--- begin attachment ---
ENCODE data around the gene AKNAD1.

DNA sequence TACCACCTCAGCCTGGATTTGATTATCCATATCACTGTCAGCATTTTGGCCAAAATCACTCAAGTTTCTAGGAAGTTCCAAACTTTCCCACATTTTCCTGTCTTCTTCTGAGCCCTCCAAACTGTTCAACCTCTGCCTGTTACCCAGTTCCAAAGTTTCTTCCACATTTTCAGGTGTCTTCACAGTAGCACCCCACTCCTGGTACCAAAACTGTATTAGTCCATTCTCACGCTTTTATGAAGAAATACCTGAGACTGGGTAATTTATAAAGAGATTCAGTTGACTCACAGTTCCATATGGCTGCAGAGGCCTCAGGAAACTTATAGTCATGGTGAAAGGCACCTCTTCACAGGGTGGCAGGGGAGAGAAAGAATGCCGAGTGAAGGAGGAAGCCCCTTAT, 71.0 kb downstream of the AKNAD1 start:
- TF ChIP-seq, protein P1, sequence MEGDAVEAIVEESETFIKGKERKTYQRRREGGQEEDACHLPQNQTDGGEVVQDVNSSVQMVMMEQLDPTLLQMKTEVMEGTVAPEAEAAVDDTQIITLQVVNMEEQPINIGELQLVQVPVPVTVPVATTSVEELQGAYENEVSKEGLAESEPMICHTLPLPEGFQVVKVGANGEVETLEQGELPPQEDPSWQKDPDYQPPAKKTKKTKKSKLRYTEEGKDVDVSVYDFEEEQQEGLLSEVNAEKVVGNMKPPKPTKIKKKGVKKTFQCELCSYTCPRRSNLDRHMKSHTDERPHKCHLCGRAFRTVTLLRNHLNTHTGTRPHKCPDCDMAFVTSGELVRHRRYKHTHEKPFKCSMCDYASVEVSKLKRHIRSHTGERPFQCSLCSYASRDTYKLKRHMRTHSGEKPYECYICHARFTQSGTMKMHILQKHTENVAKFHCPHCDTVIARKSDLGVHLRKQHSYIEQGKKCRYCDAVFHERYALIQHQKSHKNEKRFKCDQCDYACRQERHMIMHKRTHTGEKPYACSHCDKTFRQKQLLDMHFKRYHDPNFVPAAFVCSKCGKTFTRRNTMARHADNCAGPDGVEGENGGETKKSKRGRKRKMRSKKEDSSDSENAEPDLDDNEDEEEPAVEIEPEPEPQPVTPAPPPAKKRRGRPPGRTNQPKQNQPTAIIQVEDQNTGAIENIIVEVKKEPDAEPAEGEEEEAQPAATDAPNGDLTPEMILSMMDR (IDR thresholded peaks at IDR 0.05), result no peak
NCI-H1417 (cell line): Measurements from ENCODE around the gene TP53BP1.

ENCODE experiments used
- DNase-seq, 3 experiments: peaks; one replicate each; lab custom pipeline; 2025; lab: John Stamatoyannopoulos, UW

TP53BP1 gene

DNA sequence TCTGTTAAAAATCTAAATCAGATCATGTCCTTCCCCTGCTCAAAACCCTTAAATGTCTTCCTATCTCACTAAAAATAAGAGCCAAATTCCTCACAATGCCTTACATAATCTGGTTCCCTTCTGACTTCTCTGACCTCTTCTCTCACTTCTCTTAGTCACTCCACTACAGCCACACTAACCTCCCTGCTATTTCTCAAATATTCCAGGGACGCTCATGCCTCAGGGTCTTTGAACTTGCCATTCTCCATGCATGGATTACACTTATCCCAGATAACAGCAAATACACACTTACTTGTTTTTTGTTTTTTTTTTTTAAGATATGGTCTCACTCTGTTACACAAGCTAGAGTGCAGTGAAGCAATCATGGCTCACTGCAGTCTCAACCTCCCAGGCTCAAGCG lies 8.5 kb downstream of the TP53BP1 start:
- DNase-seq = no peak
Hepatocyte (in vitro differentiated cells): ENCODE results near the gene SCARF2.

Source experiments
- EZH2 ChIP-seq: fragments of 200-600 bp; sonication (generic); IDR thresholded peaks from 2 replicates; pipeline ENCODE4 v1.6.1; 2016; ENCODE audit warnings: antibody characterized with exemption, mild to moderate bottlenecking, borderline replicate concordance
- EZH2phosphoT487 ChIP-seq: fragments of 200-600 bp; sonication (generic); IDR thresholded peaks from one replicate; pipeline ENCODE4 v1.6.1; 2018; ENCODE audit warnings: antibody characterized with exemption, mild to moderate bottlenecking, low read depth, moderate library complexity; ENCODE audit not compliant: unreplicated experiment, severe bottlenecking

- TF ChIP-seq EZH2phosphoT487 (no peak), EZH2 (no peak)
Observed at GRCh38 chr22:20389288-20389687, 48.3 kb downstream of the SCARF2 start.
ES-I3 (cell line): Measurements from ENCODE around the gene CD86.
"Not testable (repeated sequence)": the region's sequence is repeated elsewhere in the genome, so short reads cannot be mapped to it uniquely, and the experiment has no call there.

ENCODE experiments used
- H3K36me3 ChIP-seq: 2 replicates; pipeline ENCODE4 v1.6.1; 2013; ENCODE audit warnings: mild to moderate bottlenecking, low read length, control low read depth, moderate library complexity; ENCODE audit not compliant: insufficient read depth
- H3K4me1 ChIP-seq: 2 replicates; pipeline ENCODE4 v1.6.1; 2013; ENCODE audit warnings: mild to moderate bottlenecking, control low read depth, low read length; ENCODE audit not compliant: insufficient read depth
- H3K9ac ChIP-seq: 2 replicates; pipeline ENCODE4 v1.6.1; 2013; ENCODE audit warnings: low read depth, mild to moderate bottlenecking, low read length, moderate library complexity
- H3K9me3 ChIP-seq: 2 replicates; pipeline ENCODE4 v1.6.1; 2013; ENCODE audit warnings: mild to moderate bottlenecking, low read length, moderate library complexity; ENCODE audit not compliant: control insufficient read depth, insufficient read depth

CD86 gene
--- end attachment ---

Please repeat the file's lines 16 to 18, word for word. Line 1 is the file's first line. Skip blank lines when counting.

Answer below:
ES-I3 (cell line): Measurements from ENCODE around the gene CD86.
"Not testable (repeated sequence)": the region's sequence is repeated elsewhere in the genome, so short reads cannot be mapped to it uniquely, and the experiment has no call there.

ENCODE experiments used